Ever Since Donald Judd erected his one hundred aluminum boxes in Marfa, artists of varying ilk have come to install their own works in this remote West Texas outpost, its wide-open spaces thought to be as transformative as the Ganges. The latest to drop in is a batch of fifteen creatives aiming to turn the town on its ear with “The Marfa Sessions,” a series of sound-based pieces, or “sonic portraits,” recorded in the area. Assembled by three independent curators working with the Ballroom Marfa gallery, these aural projects respectfully upend the supremacy of visual art in this desert paradise.
Some pieces—like Kaffe Matthews’s musical bed (lying in it is encouraged)—will be installed at the Ballroom, but others will be embedded in local hangouts, like the Marfa Book Company, or positioned on the city’s outskirts. Christina Kubisch spent time near an old warehouse by the train tracks to capture the din of a passing locomotive; her final product, one of five site-specific commissions for the show, will be played at a nondescript house downtown. Nina Katchadourian recorded jingles with local musicians that will air on Marfa Public Radio. There’s even a nod to Judd: Steve Roden and Stephen Vitiello taped night noises on the Chinati Foundation grounds. Apparently the old artillery sheds, home to those mysterious cubes, have a nice acoustic quality too. Through February 1; 432-729-3600, ballroommarfa.org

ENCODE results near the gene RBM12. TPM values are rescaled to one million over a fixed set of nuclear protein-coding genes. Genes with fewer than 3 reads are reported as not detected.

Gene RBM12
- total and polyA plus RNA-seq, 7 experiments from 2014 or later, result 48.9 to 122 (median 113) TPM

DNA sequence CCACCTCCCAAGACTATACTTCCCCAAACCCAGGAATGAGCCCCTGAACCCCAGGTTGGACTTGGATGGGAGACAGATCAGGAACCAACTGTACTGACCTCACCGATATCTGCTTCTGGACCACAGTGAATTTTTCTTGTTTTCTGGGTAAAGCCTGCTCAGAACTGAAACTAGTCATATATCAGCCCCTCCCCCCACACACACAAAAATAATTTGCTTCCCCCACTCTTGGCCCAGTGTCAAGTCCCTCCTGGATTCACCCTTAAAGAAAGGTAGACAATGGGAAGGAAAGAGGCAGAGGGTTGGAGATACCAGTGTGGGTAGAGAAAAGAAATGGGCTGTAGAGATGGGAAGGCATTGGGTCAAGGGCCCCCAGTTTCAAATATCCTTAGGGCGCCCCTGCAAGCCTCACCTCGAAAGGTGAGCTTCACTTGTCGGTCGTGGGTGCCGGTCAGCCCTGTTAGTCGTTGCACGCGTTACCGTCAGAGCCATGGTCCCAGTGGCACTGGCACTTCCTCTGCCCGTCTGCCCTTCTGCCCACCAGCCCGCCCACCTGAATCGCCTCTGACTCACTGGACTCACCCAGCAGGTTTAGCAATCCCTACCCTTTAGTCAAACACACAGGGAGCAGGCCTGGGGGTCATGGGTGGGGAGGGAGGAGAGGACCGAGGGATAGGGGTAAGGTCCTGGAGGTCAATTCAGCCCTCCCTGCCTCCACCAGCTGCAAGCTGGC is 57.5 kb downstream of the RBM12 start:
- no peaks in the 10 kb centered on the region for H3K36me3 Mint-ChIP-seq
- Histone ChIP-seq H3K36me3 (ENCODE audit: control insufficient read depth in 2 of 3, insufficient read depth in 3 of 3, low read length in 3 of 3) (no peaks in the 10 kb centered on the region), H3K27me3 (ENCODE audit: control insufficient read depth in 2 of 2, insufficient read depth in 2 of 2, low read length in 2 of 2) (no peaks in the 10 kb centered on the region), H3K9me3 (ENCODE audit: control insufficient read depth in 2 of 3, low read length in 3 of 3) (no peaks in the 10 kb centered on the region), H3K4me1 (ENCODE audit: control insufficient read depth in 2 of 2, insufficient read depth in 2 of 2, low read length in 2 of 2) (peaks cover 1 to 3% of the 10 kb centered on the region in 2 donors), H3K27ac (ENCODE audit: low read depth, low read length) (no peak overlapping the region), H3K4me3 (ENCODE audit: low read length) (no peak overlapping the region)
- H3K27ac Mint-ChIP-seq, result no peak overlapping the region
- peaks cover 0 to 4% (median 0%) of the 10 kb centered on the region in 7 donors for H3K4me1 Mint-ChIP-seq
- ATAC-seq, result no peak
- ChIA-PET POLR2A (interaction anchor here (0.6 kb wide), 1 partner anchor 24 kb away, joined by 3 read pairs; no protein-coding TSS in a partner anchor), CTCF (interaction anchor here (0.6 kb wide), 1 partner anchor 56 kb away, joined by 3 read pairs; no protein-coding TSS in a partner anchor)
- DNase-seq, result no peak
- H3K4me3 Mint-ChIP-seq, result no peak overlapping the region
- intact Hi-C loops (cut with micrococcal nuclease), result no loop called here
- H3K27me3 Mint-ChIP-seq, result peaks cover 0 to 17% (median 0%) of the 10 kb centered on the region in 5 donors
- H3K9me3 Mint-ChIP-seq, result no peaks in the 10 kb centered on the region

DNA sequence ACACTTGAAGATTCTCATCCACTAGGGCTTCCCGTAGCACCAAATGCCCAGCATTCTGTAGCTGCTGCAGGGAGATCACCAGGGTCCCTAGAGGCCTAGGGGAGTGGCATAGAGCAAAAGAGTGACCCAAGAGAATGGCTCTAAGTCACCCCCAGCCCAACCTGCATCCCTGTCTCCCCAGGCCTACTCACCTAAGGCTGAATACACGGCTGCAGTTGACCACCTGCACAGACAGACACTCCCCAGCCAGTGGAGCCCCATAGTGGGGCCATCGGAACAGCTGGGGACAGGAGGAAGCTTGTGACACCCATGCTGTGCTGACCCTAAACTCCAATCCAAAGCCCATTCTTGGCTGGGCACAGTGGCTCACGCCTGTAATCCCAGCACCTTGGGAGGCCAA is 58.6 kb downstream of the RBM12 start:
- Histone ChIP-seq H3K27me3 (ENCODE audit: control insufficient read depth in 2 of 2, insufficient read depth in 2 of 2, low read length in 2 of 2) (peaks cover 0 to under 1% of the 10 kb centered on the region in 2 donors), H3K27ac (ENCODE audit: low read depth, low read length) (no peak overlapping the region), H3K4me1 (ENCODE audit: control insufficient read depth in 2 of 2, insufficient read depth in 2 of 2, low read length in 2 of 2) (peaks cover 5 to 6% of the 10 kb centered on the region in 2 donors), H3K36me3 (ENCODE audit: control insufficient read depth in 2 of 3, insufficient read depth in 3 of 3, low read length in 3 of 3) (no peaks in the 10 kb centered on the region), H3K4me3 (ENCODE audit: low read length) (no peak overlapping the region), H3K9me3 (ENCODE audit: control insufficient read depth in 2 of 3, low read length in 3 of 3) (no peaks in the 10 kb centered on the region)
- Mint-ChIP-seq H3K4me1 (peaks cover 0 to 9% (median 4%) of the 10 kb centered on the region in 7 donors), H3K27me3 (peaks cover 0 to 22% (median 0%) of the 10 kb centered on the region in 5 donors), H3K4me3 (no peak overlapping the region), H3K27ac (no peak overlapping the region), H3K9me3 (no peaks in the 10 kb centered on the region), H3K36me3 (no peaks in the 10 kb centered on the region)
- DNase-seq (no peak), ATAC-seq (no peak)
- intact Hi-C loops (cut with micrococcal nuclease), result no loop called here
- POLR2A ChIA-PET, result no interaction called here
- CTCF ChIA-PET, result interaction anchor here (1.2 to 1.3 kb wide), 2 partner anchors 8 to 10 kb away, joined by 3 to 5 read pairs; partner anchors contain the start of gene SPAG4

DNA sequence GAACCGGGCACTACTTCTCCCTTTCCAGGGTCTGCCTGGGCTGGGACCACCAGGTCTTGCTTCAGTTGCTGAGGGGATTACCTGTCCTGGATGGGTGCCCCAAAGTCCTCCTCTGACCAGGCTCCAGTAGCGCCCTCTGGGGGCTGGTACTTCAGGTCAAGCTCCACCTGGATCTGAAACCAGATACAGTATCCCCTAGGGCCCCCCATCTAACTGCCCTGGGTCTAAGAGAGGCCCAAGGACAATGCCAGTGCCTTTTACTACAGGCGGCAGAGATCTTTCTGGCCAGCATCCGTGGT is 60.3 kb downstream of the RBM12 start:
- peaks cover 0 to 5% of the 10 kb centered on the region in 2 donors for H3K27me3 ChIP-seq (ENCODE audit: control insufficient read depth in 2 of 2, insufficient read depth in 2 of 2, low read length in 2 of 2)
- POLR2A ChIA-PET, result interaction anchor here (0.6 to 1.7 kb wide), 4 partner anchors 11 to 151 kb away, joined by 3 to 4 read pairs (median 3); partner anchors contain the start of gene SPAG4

In 1981 performance artist and Illinois native Laurie Anderson had an accidental brush with mainstream fame when her song “O Superman”— a quirky, heavily synthesized, half-spoken rumination on technology-aided communication—became a surprise hit on the UK charts. It faded into the ether as quickly as it had appeared, and Anderson eventually dropped it from her repertoire (though David Bowie slipped it into his 1997 Earthling Tour). But then came 9/11, and suddenly the lyrics—“Here come the planes. They’re American planes. Made in America … And the voice said: Neither snow nor rain nor gloom of night shall stay these couriers from the swift completion of their appointed rounds”—took on an eerie new meaning. Anderson revived “O Superman” a week later, recording it live in New York City.
Perhaps that was when she began to mull over her most recent project, Homeland, a one-hundred-minute “concert poem,” as she calls it, about the “taboo subjects” stewing in many minds these days: the Iraq war, the corrosion of freedoms, the emptiness of consumer culture. If these seem like unwieldy sentiments to set to music, wait till you hear Anderson’s vignettes. Standing behind a keyboard on a votive-strewn stage, she presents her uncensored commentary with the backing of two singers and a chamber-rock ensemble (bass guitarist, cellist, violist, drummer). The delivery is emphatic, whether Anderson is teeing off on a certain administration (“Even though a country can invade another country and flatten it … if the experts say it’s not a problem … then invading those countries is simply not a problem,” she says in “Only an Expert”) or ruefully meditating on empty relationships (“I pretend that you love me, and you pretend that you care,”